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    \$\begingroup\$ A universal motor has the armature connected in series with the field. The same current flows through both. They would not have two different wire sizes. If a motor that is as open as the picture shows the commutator or brushes should be easy to see if the motor has them. \$\endgroup\$ – Charles Cowie Sep 18 '17 at 2:33
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The motor circuit is probably something like the following diagram. The start circuit could include a centrifugal switch that opens when the motor reaches full speed. It may or may not include a series capacitor. It could be contained in an electronic control module. If there is a centrifugal switch it may have more than one contact. One contact may enable the heating when the motor reaches full speed. Manufacturers sometimes change configurations without changing the model number of the dryer. A replacement motor for a given dryer may not be the same as the original motor.

enter image description here

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The two large red wires are part of the heating circuit and have nothing to do with the motor windings... when the centrifugal switch closes it connects those two red wires which allows the heating circuit to run... it’s a safety against running the heater with the motor off.... if you look inside the metal cage on the end with the plug connector you’ll see the centrifugal switch mechanism.. there will be a plastic disc about 1-2 inches in diameter with a beveled edge.. if you slide it slightly along the shaft it will trip the centrifugal switch and allow you to better test circuit paths through the motor... alternatively look up whirlpool dryer wiring diagrams.... these motors are pretty identical across all models... also they’re all gonna be 110 even in a 220 dryer... it uses line 1 to run the motor and only the heating element gets line 1 running into line 2... typically line 2 is run across those large red lines to power down the heater when the dryer is off... on a gas dryer it just interrupts the 110 to the heater ignition circuit...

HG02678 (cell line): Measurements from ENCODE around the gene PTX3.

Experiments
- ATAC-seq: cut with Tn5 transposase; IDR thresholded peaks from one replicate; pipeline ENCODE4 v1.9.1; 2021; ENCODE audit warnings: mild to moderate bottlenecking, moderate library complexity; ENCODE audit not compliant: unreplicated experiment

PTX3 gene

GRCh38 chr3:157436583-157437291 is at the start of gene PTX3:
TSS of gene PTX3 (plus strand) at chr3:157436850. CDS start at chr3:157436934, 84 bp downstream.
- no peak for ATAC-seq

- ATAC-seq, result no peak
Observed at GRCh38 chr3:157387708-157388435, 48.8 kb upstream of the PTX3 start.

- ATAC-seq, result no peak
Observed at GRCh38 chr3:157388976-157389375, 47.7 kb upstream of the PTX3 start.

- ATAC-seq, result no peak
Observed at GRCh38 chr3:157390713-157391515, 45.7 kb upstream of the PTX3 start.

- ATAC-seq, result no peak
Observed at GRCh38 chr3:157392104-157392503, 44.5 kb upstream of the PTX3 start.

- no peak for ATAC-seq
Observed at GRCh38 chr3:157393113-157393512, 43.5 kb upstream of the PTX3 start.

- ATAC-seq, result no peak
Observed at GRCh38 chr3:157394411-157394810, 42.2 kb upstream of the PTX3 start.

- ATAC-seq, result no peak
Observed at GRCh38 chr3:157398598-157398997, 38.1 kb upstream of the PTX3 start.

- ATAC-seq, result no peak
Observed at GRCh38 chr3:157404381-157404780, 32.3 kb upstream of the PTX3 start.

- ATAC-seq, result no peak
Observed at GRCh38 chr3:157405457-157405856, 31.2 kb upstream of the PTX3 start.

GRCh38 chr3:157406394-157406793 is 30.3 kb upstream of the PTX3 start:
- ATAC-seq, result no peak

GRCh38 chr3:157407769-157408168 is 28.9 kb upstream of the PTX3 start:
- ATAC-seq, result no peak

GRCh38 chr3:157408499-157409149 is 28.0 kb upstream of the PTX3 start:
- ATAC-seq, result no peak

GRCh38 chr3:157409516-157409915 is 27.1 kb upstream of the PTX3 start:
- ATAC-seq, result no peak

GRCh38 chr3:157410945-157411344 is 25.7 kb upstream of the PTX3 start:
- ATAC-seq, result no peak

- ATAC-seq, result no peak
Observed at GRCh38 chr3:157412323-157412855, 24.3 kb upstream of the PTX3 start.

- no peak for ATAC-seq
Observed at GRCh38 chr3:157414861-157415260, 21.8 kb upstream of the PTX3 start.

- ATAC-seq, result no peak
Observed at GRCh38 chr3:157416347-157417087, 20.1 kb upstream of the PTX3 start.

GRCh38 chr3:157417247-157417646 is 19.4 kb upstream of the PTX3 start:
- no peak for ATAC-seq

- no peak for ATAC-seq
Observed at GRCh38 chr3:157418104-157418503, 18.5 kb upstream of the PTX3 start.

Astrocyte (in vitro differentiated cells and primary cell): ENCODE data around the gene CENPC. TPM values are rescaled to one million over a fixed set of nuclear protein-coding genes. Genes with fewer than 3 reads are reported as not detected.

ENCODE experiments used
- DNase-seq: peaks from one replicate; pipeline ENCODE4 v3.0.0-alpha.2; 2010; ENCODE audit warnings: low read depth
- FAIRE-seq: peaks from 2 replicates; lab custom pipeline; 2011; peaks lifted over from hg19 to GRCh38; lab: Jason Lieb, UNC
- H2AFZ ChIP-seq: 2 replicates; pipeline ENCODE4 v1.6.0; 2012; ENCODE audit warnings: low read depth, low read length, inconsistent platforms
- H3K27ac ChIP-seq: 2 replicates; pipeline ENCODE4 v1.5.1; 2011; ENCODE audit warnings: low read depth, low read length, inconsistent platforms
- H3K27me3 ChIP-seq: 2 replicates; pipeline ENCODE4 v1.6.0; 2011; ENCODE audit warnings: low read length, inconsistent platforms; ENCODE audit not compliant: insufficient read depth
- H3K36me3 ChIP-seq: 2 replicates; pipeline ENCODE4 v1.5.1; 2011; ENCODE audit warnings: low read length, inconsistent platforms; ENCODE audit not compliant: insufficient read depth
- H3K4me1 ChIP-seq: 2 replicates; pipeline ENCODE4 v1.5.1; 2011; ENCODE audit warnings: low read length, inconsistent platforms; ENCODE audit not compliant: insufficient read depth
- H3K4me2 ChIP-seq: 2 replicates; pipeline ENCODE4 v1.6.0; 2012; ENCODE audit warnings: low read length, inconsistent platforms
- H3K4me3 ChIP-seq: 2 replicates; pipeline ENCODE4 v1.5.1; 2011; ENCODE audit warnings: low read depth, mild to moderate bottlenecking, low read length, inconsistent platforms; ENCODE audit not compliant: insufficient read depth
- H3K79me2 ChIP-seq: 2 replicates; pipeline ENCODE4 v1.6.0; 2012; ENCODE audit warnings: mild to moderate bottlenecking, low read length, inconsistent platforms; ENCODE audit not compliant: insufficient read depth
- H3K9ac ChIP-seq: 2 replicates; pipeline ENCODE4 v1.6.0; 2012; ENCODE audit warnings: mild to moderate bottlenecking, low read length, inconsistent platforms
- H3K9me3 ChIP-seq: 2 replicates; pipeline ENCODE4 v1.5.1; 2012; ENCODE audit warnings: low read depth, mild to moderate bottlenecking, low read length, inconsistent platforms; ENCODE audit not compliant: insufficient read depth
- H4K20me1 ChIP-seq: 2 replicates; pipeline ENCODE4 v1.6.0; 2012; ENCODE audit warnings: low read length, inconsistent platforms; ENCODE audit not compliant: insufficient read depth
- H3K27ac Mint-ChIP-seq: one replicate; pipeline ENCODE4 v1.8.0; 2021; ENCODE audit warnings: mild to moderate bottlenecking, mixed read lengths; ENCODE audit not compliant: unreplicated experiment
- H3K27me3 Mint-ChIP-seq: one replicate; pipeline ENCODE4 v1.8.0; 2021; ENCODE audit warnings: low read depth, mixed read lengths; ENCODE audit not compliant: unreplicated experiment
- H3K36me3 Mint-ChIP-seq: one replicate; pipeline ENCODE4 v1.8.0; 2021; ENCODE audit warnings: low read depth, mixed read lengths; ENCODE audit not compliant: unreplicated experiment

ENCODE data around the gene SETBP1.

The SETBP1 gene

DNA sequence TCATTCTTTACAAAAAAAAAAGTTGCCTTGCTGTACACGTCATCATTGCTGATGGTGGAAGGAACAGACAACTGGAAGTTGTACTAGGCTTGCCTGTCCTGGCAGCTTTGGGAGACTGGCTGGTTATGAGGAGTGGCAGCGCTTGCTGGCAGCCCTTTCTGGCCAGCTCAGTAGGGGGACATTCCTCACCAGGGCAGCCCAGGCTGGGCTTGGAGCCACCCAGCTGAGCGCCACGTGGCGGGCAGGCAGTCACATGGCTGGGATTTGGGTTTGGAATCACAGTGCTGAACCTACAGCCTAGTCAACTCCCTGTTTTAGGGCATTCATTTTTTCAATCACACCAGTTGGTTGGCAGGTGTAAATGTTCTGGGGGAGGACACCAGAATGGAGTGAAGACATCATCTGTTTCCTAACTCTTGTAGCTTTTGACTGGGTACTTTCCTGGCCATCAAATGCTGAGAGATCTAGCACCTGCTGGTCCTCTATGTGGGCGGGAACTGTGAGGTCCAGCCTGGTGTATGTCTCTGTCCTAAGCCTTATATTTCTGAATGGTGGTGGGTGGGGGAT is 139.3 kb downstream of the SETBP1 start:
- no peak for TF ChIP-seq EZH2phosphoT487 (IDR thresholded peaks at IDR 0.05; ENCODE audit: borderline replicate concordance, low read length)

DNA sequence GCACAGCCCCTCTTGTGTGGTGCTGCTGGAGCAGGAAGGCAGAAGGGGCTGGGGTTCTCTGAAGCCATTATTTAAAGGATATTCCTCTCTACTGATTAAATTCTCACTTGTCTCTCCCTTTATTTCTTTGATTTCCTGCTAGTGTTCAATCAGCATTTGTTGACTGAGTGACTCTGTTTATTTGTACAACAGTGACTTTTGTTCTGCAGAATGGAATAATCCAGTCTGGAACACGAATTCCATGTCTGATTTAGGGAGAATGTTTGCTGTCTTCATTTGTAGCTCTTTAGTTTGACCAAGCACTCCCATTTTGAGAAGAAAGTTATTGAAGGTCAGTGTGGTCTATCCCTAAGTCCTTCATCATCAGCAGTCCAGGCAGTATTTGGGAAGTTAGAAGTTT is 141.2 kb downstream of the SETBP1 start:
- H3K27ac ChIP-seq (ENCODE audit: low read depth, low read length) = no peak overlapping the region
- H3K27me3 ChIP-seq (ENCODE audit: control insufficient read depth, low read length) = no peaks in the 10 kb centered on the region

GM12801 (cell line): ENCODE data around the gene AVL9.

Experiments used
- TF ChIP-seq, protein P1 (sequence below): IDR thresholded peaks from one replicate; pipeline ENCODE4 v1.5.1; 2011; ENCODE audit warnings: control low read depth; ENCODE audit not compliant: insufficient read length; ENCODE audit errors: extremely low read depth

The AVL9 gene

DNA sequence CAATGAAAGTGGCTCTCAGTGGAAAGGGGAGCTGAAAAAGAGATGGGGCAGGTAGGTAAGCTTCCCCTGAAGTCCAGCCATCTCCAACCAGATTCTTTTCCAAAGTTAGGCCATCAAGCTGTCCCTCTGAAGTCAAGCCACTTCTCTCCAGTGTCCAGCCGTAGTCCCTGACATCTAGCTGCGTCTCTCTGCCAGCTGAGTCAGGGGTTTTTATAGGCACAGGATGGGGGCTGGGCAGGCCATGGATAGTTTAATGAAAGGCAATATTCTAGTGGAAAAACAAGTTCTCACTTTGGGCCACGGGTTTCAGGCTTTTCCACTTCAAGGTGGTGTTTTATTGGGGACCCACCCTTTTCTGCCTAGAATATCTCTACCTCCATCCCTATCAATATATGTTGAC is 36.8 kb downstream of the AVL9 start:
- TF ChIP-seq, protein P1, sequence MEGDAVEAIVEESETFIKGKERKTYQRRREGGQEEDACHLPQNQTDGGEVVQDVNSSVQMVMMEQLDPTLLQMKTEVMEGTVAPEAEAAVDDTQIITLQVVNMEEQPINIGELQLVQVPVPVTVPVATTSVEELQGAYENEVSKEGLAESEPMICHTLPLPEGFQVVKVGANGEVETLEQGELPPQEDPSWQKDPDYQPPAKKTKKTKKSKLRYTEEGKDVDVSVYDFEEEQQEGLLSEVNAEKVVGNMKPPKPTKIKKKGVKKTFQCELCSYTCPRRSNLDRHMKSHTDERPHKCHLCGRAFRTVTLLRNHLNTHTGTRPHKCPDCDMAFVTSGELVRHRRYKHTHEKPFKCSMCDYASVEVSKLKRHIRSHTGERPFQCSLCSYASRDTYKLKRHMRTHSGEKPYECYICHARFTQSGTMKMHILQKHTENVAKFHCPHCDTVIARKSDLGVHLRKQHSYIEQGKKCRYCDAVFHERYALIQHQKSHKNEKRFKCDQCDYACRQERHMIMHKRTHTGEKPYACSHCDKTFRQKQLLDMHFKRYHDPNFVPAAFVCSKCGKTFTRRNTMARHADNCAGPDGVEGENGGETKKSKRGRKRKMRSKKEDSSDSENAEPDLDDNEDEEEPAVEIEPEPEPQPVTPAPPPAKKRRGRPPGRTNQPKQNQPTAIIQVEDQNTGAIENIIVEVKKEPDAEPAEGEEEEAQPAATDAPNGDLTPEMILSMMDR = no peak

Edit: It should not need a start capacitor, the motor turns the drum with a belt, on the motor side it has a small 1 inch diameter pulley, on the drum side it wraps around the entire drum so it does not need a whole lot of starting torque...

Also you can take the cover off of that connector compartment and get an idea for how the centrifugal switch affects the contacts, the switching mechanism is entirely within that box...

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One of the red wires goes to the heating element the other goes to the internal bias thermostat.... I have this motor on my dryer and I am trying to figure out how to check the centrifrugal switch in it